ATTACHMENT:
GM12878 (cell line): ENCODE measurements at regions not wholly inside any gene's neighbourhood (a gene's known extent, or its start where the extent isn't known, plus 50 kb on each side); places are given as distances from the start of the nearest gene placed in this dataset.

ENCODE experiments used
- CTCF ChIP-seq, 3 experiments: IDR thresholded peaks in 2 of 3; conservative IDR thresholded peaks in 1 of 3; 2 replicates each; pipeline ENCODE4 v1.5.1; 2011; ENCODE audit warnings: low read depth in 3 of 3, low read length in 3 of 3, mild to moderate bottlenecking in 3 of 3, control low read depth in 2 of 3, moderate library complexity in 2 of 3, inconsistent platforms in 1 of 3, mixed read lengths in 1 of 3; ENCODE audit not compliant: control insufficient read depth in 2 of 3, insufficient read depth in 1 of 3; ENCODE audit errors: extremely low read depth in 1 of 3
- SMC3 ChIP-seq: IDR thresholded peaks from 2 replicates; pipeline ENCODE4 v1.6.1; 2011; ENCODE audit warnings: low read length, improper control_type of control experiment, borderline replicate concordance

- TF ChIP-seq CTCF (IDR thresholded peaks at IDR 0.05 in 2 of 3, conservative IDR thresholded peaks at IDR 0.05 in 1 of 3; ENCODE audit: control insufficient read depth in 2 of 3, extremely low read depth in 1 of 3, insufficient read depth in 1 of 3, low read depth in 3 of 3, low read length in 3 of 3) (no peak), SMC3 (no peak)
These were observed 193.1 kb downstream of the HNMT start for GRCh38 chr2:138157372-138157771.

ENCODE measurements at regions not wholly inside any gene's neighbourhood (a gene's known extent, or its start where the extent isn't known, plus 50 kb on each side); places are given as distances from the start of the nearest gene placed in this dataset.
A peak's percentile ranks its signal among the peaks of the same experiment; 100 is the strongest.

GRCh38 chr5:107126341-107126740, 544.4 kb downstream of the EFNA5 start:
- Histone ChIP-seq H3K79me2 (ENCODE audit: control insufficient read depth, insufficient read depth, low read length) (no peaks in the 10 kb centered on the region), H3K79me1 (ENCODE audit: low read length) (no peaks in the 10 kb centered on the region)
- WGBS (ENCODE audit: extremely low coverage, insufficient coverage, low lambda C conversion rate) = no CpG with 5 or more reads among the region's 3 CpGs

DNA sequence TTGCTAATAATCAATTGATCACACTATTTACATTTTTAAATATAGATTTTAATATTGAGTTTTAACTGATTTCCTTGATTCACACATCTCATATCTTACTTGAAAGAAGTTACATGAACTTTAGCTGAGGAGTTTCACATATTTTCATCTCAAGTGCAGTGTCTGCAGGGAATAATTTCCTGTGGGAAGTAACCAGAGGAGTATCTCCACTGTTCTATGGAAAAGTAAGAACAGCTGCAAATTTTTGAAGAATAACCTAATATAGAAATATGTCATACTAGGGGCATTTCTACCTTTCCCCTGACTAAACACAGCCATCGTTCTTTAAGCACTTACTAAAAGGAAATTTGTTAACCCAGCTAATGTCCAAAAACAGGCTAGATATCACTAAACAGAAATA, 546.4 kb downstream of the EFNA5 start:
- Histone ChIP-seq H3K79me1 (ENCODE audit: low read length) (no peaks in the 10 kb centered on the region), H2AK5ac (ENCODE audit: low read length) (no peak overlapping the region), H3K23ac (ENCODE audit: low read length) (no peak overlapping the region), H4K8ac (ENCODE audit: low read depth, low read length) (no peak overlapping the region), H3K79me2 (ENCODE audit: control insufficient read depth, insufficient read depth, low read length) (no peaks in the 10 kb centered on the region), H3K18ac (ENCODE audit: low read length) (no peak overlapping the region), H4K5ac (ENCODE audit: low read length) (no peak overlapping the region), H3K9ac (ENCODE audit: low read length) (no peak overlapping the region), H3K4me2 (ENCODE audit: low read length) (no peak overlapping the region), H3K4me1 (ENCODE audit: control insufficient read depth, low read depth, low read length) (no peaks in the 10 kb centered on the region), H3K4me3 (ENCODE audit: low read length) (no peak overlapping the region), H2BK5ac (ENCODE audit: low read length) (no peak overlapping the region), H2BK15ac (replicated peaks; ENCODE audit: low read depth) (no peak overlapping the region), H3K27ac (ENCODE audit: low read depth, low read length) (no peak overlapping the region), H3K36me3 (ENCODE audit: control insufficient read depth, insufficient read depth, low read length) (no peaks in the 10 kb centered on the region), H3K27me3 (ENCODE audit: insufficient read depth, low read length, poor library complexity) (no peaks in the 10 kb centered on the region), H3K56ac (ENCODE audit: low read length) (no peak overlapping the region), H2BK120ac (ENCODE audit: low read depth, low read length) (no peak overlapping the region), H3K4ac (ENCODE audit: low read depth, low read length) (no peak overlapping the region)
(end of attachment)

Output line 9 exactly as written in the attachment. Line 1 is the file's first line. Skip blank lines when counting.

GRCh38 chr5:107126341-107126740, 544.4 kb downstream of the EFNA5 start: